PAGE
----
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Baseline nutritional status bolsters immune health

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Supporting consumers’ desire for healthier diets rich in key nutrients can further help them keep well in the face of the COVID-19 pandemic

As the world faces restrictions to stop the spread of COVID-19, consumers seek to boost their well-being by eating a healthy diet. Indeed, several vitamins including A, B, C, D and E, folate, and trace elements (such as zinc, copper, iron) support the immune system.1,2 Furthermore, glucose, amino acids and fatty acids provide energy to immune cells activated upon pathogenic infection.2

Good dietary habits can boost the body’s innate immune response. For example, vitamin A alleviates clinical signs and symptoms related to pneumonia; daily doses of vitamin D help prevent and fight infections in the respiratory tract; and zinc plays a key role in decreasing the timeline of common colds and pneumonia.2 There are a host of food sources of these critical nutrients—green vegetables can deliver vitamin A, folate and iron, for example;2 however, it can be difficult to reach optimal intake on a diet alone. Further, foods like liver (a repository for fat-soluble vitamins and key minerals) are uncommon in many consumers’ diets, making supplementation a more common—and palatable—choice.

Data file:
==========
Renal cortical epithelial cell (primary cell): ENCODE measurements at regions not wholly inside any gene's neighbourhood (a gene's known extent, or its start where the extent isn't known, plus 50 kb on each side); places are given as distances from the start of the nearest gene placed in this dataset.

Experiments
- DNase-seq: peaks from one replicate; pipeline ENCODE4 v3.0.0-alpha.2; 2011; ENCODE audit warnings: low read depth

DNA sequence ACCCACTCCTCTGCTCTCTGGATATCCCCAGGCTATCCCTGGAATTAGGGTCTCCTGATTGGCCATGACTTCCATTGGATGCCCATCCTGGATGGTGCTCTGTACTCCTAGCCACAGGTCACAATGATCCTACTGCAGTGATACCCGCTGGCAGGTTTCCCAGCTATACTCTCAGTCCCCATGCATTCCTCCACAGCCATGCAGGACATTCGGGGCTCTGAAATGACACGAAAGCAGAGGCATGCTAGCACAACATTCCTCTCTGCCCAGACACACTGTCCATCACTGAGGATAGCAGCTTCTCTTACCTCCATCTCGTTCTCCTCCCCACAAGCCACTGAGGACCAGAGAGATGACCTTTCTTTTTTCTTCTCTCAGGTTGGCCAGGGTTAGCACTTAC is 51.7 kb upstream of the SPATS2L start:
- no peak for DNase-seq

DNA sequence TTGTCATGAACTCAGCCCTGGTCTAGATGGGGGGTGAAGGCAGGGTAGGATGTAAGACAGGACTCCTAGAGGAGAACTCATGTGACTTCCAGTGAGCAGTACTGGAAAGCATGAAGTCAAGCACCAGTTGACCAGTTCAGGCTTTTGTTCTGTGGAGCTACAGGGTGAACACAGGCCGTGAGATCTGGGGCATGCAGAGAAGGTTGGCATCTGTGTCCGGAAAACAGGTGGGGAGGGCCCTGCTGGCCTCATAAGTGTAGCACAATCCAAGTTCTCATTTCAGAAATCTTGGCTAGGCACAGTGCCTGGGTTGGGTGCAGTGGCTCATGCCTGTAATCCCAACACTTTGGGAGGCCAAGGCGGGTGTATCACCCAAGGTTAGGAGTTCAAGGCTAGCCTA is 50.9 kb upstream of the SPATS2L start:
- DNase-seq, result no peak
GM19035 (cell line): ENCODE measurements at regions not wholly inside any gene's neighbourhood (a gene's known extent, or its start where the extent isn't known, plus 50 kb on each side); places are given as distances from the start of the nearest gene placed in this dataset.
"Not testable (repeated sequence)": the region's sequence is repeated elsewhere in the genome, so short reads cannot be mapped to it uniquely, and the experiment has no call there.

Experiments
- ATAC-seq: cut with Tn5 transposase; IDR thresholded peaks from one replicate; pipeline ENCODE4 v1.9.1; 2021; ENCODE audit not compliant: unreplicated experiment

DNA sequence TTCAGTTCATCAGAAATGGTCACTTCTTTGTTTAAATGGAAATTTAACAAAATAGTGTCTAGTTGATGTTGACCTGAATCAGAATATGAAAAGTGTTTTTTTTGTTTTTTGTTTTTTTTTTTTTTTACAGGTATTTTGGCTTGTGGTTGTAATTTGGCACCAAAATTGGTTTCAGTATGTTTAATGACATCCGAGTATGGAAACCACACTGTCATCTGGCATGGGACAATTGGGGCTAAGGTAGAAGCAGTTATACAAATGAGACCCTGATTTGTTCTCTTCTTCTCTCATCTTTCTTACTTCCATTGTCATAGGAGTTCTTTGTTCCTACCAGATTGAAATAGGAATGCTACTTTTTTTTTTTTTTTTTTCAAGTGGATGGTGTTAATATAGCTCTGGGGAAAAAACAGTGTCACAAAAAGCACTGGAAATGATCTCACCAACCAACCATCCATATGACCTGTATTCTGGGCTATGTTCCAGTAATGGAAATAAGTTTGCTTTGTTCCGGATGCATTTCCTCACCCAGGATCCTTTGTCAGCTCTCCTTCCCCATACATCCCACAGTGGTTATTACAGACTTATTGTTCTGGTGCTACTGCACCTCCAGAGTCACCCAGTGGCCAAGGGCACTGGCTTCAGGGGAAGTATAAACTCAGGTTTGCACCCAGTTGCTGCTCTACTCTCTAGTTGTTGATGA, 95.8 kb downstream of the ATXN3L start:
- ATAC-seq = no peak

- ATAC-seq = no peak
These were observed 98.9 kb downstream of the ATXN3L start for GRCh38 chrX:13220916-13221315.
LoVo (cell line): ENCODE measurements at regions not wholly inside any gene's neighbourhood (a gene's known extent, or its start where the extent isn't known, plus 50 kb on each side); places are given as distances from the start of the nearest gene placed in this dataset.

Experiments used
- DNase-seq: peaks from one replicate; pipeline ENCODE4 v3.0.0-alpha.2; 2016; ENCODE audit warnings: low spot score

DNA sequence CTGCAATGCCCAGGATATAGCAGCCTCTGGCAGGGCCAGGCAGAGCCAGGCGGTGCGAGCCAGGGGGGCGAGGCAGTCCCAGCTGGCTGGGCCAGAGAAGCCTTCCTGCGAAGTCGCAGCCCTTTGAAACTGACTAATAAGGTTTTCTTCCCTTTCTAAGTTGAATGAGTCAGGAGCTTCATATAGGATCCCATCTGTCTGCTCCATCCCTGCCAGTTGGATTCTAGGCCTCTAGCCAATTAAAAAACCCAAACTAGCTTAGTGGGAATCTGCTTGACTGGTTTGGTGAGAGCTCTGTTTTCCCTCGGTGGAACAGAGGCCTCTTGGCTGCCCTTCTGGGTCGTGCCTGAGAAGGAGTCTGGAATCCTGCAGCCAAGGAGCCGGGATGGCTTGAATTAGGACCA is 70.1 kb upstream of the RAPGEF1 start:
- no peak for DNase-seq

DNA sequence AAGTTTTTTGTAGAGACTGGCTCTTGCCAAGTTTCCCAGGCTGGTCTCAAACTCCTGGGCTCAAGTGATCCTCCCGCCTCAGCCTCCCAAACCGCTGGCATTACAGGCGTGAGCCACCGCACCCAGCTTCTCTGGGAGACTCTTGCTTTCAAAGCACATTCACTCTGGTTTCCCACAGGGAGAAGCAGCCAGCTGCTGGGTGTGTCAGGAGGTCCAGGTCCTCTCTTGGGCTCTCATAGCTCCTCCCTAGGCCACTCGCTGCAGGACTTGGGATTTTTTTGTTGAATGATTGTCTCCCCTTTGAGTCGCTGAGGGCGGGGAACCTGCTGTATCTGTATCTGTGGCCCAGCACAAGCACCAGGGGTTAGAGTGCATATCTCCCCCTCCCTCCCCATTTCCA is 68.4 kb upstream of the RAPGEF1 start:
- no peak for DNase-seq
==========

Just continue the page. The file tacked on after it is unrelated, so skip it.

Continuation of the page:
With lockdown restrictions in place, most consumers are at home more frequently, leading to alterations in daily habits such as eating, exercise and outdoor exposure,1 which consequently impose challenges for optimal nutrient intake. Consider vitamin D, usually produced in the body when the skin is exposed to the sun, but a vitamin that most consumers are deficient in. As more consumers are staying indoors all day, supplementation is likely critical to fill the vitamin D supplementation gap.

People following a healthy diet tend to have stronger immune systems and lower prevalence of illnesses and infections.1 Drinking lots of water is also very important as it helps with hydration, body temperature regulation, and waste filtration. It also helps to better distribute and transport nutrients throughout the body.3

 

 

References

  1. Aman, F., and Masood, S. (2020). How Nutrition can help to fight against COVID-19 Pandemic. Pakistan journal of medical sciences, 36(COVID19-S4), S121–S123.Available at:  https://doi.org/10.12669/pjms.36.COVID19-S4.2776
  2. Calder, P.C. (2020). Nutrition, immunity and COVID-19. BMJ Nutrition, Prevention & Health. 3:e000085. doi:10.1136/ bmjnph-2020-000085. Available at: https://nutrition.bmj.com/content/3/1/74
  3. NHS Inform: illness and conditions. (2020). Coronavirus (COVID-19): Diet and healthy weight, Overview. Available at: https://www.nhsinform.scot/illnesses-and-conditions/infections-and-poisoning/coronavirus-covid-19/healthy-living/coronavirus-covid-19-diet-and-healthy-weight
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